So anyway, I know it's been a while since I posted a celebrity obit...but since this one falls into a category most of my esteemed readership - all three of you - can relate to, it seemed prudent to write it up. Monsieur Maurice Jarre (again...pronounce zhar-AY) passed away yesterday at the age of 84. As the alternate title of my post suggests, that leaves three of the "old school" of Hollywood film composers remaining - John Williams, John Barry, and Ennio Morricone. Barry has been in retirement for upwards of a decade. Big John is retired for pretty much all but Spielberg's films (though I've still got my fingers, toes, legs, arms and nuts crossed that he'll finish off Harry Potter). As for Signor Morricone, he's as busy as ever...not bad for an 81 year old guy (though after over 500 scores, one has to wonder how much new music the man has left in him). Still, his last American film score was 2000's Mission to Mars (still one of the oddest scores in recent memory) - and he's supposedly scoring (if you can believe it) Quentin Tarantino's Inglorious Basterds...it should be notable if for no other reason than it's Tarantino's first scored film!
Anyway, back to Jarre - I don't imagine that amongst our little group there's a great deal of heartbreak over this news - but still, it is kind of sad. For one, it's one step closer to the end of an era in Hollywood. And also, despite some possibly perceived short-comings as a composer, he did leave a substantial mark in film music - granted, most of it a decade before I was born. Brad and I often joke that Jarre, like Barry, only has three (maybe four) scores. There's the electronic fluff Jarre, then there's the electronic Euro-Jazz-fluff Jarre; there's also the giant David Lean epic Jarre (my favorite), then as for the rest - I suppose it could arguably be lumped into one all-encompassing mish-mash category (though what anyone would begin to call it I'm really not sure...maybe just call it...French!).
I for one have always loved Lawrence of Arabia - if ever there was a score in desperate need of a complete re-recording... Dr. Zhivago also has a beautiful main theme and generally a good score overall. I've always enjoyed Enemy Mine for some unfathomable reason - an oft forgotten Wolfgang Petersen sci-fi film from back in the day when he was a serious filmmaker . It's typical Jarre, but for some reason...it always struck a chord with me (no pun intended). One of his truly great scores, which I posted about a couple years ago, was for Top Secret!. It was perfect scoring for one of the great screwball comedies of all time - and like any great self-respecting film composer, Jarre composed the music complete straight against the absurdity that was happening on screen.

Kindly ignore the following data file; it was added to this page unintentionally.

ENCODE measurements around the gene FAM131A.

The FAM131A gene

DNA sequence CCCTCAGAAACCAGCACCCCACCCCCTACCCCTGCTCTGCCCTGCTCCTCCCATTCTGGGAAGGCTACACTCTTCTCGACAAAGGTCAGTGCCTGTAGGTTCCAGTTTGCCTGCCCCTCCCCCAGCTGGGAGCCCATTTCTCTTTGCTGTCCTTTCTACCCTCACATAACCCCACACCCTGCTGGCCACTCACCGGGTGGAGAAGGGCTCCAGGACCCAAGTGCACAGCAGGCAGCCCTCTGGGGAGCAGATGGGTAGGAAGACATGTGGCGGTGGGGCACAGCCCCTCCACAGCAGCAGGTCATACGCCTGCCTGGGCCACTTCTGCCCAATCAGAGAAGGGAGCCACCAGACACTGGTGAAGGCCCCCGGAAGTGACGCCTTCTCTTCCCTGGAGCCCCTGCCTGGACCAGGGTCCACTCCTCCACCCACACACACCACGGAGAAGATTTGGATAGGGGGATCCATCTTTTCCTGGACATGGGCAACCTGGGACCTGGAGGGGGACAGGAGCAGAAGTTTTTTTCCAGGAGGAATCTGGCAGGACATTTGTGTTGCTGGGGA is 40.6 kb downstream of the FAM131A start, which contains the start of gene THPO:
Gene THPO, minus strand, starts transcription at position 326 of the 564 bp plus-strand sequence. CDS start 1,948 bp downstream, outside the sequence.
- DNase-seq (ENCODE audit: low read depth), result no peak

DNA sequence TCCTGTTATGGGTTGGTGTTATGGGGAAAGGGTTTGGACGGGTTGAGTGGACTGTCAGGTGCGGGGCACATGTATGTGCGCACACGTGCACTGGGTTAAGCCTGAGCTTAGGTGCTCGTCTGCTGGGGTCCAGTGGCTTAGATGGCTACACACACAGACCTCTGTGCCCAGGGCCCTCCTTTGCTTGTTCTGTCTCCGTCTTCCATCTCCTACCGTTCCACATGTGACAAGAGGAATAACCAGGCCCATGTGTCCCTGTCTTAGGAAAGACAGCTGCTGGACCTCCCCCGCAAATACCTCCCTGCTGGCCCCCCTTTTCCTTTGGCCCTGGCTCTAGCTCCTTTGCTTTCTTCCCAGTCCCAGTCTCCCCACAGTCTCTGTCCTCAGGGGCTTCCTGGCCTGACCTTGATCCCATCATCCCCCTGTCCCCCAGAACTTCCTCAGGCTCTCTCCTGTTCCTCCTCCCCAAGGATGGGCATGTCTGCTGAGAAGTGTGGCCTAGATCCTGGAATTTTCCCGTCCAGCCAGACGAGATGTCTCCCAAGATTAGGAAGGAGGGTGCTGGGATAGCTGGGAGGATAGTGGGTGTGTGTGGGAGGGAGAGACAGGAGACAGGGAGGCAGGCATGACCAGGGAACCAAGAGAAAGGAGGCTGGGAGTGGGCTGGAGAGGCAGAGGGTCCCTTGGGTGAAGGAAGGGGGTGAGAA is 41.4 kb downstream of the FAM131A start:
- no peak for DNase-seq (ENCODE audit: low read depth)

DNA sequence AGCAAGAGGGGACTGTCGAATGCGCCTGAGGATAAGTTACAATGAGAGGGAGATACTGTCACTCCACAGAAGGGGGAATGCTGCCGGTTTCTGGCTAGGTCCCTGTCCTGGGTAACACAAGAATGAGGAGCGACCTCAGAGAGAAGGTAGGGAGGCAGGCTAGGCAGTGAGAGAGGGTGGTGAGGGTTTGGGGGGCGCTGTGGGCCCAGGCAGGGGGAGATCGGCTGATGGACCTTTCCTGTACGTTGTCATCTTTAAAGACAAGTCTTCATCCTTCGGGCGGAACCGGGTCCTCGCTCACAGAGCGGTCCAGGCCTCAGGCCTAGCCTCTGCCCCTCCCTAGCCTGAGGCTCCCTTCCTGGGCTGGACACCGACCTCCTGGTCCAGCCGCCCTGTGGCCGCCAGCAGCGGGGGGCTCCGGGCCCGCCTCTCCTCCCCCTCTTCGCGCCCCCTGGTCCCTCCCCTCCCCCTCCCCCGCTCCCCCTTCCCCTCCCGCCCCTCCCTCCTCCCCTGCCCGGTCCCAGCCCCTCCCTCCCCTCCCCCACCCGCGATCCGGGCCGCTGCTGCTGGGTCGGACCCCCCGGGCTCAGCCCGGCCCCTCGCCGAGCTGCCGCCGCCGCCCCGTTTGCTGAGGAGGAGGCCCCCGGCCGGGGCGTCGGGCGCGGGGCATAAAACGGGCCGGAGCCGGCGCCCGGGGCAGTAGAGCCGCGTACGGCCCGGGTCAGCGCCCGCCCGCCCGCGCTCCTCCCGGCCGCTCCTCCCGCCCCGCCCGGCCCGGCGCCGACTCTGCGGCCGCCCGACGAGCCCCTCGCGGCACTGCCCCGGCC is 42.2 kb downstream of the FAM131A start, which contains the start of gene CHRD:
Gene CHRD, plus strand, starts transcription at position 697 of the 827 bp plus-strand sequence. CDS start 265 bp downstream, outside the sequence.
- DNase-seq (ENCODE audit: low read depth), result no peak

Other recent notables include Ghost, with which one could practically define the concept of tragically romantic; and another personal favorite is A Walk in the Clouds (an interesting little movie from the mid-90's which coincidentally, proves that Keanu Reeves can act). Jarre did romance well - maybe it's all the wine (did I mention he was French). Looking at his filmography, I'd forgotten that he'd scored some pretty serious films over the last couple decades, including Dead Poets Society and Jacob's Ladder (the latter of which I wouldn't mind revisiting just to hear what he did with it). Also of note, Film Score Monthly released a CD of some of his concert work recently which, when I get the opportunity, I'm definitely going to pick up.
At any rate, adieu Msr. Jarre...au revoir and all that! Say hello to Jerry, Basil, Elmer, Michael, and everyone else when you see them.